Back in 1972, the Magnavox Odyssey console represented the start of a major shift in video gaming. As the first recognized home gaming device, it meant that there was no longer a need for people to visit the arcade to play their favorite games. The venerable Pong could now be played in a living room. Of course, this also began the decline in arcades, a venue type that doesn’t really exist in modern malls anymore.
Despite that early development, the idea of getting rid of consoles and physical games in favor of a new way of playing has been around for decades now. In modern times, concept devices like Sony’s PSP Go! attempted to dispense with the PSP’s disc-based UMD games altogether, replacing them with download-only titles. Predictably, this was a bit of a disaster, perhaps because it fell a few years short of the always-online hardware generation.
More recently, Google took a swing at a similar concept with its cloud-based Stadia device. Following a rocky start, this also failed. The console never found an audience among gamers, and whatever fanbase it had managed to build up was destroyed by Google’s treatment of Stadia in its final days. Developers weren’t informed, partners were abandoned, and all the remaining plastic went to landfills.
Still, the idea of a reduced hardware gaming device persists, most recently due to the reveal of an Xbox streaming device by company head Phil Spencer. Featuring both TV streaming capabilities and a cloud gaming service, this Xbox prototype is the latest thing to be touted as the assassin that will finally kill consoles for good. Problem is, it’s still a prototype that isn’t yet fit for the market.
Why are gaming companies so keen to see the back of hardware, though?
Streaming of all varieties is in vogue. In addition to Twitch and TV platforms like Hulu and Netflix, the idea has penetrated all the way through to the casino industry, where live dealers on webcam attempt to provide players with a more immersive experience. The PlayStar casino online in New Jersey has 23 different rooms that fit into this category, as casinos seek to stay in step with other entertainment niches.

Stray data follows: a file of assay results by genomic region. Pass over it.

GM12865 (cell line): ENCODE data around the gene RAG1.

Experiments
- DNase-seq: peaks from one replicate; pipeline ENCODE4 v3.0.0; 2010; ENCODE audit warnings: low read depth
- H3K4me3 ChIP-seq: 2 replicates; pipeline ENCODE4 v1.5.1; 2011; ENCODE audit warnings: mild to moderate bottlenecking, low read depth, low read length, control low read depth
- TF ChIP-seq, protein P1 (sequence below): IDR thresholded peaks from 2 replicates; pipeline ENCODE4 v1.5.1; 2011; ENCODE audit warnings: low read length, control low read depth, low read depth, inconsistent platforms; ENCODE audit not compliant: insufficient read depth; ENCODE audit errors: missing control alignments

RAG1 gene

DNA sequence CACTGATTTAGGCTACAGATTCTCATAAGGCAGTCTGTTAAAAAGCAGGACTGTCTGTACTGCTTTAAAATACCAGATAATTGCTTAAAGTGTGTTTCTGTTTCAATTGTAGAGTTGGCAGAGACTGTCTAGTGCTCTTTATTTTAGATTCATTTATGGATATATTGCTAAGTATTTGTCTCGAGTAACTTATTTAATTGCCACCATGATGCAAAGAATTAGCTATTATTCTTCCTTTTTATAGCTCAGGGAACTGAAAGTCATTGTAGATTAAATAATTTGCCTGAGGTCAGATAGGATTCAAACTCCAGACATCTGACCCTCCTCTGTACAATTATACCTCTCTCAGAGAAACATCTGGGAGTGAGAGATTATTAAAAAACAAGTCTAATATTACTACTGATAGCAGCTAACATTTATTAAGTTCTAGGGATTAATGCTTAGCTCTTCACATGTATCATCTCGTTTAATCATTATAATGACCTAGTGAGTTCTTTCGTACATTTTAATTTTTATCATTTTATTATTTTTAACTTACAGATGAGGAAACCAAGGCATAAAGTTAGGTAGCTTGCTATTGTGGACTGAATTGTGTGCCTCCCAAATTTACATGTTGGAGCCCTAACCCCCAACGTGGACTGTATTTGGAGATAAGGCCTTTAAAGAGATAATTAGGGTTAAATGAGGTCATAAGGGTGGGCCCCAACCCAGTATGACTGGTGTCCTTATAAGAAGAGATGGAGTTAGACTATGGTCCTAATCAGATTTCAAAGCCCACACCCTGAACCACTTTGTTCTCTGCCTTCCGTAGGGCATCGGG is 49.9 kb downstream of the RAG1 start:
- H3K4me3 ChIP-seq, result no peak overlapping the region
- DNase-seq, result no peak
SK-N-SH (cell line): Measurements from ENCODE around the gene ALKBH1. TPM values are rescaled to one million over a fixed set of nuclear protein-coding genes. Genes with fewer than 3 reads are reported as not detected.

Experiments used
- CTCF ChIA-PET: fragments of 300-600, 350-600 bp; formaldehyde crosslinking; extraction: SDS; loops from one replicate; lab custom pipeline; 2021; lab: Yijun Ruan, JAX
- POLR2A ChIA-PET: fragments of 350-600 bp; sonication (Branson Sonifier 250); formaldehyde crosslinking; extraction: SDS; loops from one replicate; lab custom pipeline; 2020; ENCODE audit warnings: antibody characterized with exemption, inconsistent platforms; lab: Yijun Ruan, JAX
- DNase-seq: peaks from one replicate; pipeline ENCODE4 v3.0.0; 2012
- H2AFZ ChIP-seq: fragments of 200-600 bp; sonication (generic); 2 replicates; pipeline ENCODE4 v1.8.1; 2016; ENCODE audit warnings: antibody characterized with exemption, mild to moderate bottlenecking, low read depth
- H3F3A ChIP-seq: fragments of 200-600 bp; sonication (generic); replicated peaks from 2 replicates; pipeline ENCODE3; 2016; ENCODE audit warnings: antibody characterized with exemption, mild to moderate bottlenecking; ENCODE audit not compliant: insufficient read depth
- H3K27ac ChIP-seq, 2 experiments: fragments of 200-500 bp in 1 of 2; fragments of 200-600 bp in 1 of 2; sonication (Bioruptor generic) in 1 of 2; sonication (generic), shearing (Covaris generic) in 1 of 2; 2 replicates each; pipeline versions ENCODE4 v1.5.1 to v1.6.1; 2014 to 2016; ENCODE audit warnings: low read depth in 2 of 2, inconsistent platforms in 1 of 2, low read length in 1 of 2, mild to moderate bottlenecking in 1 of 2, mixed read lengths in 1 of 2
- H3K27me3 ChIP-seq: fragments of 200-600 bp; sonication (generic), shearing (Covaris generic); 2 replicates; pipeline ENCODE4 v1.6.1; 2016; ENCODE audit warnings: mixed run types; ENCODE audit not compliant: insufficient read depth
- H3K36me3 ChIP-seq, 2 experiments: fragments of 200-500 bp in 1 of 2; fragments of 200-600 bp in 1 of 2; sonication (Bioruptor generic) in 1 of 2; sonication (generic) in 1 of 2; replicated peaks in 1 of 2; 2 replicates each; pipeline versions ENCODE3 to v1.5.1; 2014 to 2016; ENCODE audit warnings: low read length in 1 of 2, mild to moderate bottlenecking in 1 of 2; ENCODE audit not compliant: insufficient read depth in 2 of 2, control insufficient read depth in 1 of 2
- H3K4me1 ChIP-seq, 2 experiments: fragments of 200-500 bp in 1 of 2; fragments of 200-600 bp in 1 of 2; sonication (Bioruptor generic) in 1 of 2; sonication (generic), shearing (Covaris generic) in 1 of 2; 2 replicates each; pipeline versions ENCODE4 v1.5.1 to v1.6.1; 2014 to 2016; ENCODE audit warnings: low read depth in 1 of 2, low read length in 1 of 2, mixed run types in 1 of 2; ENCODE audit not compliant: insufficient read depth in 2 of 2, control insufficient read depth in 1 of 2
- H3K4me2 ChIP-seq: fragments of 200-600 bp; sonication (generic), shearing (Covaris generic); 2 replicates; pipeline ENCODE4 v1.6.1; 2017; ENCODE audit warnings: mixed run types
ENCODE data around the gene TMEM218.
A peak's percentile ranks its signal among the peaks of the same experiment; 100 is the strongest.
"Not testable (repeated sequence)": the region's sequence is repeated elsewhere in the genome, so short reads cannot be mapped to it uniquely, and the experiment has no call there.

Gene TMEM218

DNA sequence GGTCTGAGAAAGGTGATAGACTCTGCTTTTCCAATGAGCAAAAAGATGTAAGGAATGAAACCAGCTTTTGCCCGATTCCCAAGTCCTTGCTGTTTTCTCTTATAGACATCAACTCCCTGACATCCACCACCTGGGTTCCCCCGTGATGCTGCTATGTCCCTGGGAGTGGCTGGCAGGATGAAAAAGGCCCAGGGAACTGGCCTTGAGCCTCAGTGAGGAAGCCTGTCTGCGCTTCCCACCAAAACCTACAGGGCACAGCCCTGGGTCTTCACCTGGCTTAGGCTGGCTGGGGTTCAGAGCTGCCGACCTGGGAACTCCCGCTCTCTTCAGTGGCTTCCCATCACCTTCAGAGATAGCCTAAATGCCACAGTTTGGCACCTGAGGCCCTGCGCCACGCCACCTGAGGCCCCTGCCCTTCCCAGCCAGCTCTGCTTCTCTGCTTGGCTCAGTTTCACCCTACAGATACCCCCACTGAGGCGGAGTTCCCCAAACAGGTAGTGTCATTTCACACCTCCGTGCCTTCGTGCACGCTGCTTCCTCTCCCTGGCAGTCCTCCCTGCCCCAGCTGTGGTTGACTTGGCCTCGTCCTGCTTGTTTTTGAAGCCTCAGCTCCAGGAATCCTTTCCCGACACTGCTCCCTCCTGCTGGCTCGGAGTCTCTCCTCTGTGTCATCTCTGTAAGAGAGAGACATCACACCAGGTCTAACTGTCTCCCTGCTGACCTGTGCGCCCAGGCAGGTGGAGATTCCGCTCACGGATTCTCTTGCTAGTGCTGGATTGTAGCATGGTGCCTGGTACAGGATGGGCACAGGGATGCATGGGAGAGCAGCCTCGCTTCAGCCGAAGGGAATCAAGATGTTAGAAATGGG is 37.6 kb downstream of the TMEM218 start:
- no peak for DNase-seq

The major reason why traditional gaming companies want to see hardware go the way of Google Stadia though is control. Streamed content effectively eliminates the second-hand market and gives developers and publishers a much stronger hold on how their content is being used. This applies to streaming, ownership, updates, copyright, and all sorts of other things the industry has to grapple with each day.
Unfortunately, as evidenced by Stadia, gamers don’t seem to want this outcome just yet. Sure, an Xbox streaming platform would provide an inexpensive way to play games but it will almost invariably come with the ties of a subscription, which will eliminate part of the audience that doesn’t appreciate being tied to a contract. Getting the point across that this new Xbox is friendly to non-gamers too may also be a bit of a feat.
Overall, the Xbox streaming platform is a nice idea but it’s still a $100 console for people to just watch TV on. So, who exactly is it for?